Cable Company Merger Threatens Small Biz

Cable MonopolyDespite claims from those involved that customers will benefit from a Comcast-Time Warner merger, a freakishly high level of skepticism about these supposed benefits inundate the internet and social media. Here's a little insight into the dog and pony show of one of the biggest proposed mergers in US history.

Announced in February and currently awaiting regulatory approval, this $45 billion merger would unite the two largest cable operators in the United States. Comcast is colossal, with nearly 22 million cable subscribers and over 20 million broadband subscribers. Time Warner comes in number two with about 11 million cable and broadband subscribers, though this is clearly dwarfed by Comcast's Death Star proportions. United, they would provide about half of all cable and phone service in the United States.

The companies claim that the deal would give them more leverage in negotiations with entertainment companies, therefore keeping down programming costs, but most people don't consider this supposed benefit of great use compared to the problems both businesses have had over the years with customer service. A couple commendable examples: Comcast just won the ever-prestigious Worst Company in America "Golden Poo" award (Consumer Reports) for the second time, and has had audio of a particularly horrifying 8 minute phone recording of belligerent customer service go viral last week.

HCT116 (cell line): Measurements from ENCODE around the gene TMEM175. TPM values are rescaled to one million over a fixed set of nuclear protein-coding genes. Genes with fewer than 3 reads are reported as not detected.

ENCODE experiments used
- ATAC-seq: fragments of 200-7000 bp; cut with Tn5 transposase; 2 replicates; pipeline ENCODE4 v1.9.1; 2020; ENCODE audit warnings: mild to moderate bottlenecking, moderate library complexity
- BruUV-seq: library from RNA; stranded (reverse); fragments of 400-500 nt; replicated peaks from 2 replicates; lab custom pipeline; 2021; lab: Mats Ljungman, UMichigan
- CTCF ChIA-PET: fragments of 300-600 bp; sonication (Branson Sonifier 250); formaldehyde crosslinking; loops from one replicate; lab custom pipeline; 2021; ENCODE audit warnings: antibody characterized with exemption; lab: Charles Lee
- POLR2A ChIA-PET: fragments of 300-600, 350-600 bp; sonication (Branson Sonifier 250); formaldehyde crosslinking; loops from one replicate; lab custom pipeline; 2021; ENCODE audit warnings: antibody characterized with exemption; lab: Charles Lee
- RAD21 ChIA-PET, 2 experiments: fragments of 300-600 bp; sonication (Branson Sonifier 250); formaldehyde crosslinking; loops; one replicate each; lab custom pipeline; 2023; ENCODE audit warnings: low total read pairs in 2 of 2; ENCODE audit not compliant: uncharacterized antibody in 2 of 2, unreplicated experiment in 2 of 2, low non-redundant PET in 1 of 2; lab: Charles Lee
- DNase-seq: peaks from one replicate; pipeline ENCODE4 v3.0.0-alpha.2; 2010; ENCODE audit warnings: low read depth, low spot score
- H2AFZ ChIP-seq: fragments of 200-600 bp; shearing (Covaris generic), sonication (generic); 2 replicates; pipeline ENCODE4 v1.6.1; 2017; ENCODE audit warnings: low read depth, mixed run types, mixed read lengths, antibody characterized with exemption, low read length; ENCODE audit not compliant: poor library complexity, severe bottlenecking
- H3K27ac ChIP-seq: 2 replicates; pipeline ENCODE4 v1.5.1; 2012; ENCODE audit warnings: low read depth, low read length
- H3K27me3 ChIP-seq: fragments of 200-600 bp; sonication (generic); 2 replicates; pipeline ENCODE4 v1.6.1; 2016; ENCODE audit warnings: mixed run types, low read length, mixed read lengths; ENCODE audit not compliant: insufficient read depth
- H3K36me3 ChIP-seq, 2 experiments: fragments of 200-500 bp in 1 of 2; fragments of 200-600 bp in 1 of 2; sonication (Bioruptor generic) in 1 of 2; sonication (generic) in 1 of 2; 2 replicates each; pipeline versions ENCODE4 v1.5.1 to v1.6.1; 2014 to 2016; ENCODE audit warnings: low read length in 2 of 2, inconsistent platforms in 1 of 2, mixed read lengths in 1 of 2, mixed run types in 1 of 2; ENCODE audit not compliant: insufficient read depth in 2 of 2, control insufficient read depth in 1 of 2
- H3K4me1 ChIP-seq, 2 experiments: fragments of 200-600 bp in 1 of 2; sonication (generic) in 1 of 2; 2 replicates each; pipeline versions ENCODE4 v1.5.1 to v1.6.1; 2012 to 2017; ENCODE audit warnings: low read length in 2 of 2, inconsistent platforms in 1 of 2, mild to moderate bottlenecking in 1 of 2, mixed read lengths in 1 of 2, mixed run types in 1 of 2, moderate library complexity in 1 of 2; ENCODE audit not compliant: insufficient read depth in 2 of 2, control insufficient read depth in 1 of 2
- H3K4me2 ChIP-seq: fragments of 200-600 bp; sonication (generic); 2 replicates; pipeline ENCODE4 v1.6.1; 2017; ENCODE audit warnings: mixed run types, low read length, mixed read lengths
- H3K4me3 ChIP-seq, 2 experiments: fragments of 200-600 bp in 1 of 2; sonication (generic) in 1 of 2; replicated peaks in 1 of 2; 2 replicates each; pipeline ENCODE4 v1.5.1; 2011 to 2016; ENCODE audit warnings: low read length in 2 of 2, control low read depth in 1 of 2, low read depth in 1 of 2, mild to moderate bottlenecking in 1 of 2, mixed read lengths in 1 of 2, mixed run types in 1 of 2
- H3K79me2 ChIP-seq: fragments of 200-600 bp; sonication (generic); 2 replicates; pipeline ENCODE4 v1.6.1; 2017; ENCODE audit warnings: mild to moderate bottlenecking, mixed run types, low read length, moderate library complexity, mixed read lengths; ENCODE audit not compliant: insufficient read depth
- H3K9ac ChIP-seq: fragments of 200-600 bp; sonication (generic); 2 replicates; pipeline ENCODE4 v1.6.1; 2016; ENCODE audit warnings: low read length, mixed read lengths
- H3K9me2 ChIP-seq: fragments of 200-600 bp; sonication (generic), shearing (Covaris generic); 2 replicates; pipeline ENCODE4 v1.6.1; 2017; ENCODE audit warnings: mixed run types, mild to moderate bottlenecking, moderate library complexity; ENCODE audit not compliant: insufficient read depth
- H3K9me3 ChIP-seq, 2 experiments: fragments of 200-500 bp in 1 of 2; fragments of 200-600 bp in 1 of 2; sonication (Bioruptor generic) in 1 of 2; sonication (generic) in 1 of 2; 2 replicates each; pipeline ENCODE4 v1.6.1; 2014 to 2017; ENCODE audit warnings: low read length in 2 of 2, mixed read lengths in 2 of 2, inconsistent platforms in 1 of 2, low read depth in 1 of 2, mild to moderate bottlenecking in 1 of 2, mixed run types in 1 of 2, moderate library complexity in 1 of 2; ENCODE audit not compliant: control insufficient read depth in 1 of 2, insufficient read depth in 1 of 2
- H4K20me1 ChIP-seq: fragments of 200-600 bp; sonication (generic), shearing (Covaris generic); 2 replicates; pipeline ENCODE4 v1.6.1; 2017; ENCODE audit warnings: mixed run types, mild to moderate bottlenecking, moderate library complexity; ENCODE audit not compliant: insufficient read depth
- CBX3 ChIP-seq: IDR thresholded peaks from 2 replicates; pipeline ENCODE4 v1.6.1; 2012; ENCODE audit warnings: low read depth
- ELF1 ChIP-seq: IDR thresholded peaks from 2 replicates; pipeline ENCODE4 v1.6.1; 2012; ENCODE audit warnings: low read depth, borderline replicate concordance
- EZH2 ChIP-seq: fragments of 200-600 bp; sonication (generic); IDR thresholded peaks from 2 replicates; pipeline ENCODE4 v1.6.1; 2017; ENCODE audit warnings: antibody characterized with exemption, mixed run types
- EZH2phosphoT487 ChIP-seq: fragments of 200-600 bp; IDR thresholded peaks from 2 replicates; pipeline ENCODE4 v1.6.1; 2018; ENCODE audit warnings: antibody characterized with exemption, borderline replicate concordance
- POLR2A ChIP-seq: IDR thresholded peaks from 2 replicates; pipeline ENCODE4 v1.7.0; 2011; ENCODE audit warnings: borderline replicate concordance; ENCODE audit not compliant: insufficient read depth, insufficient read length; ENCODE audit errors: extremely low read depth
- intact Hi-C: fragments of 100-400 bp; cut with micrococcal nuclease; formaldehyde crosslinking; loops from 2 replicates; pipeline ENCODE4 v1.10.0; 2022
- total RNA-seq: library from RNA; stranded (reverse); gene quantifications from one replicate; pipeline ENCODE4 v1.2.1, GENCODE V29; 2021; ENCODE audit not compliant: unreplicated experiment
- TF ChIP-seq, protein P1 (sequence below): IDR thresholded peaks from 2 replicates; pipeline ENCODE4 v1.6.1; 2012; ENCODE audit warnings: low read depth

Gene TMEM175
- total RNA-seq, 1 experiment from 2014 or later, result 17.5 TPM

Monopoly MoneyCustomers are the heart and soul of any business, but as local cable service is solidly a monopoly in many areas, Comcast is not under much direct pressure to put the customer first. People everywhere are upset about their practices, going as far as to call it "nightmarish" and "Satanic." The complaints range all over the board from hidden, illegal fees to the notoriously popular "transfer hell" where you eventually are purposefully hung up on. With a Time Warner-Comcast merger, these problems are likely to get worse (Time Warner was a close runner-up for the Golden Poo), and leave customers even more enraged. 

These big media mergers are a scary prospect for small businesses trying to be successful in the market, and threaten the longevity of local companies that are trying to compete. Comcast will be more able to bully content providers into favorable deals (helpful since they own NBC), slow down speeds and charge you extra to bring them up, raise prices where there is virtually no competition, and impact net neutrality like a one inch punch. The only possible Hail Mary to stop the merger at this point would be the Department of Justice or the FCC, which needs to approve the deal before August 25th (click the link to publicly comment to the FCC). Don't get too optimistic, though- one of the cable industry's old top lobbyists is the current FCC chairman.

Though this all may potentially bode badly for small business, it's important to remember the quality of service and product most of us provide in comparison to shoddy practices like these big guns. We need to try to disprove the "Golden Rule" (The One With the Gold, Rules) by continuing our tradition of trusted local services. If we keep on keeping on with our close attention to customer satisfaction and retention, we can hope that these best practices will rise to the top of the monopolistic muck once again and some day reign supreme.


Erin Maloney

 

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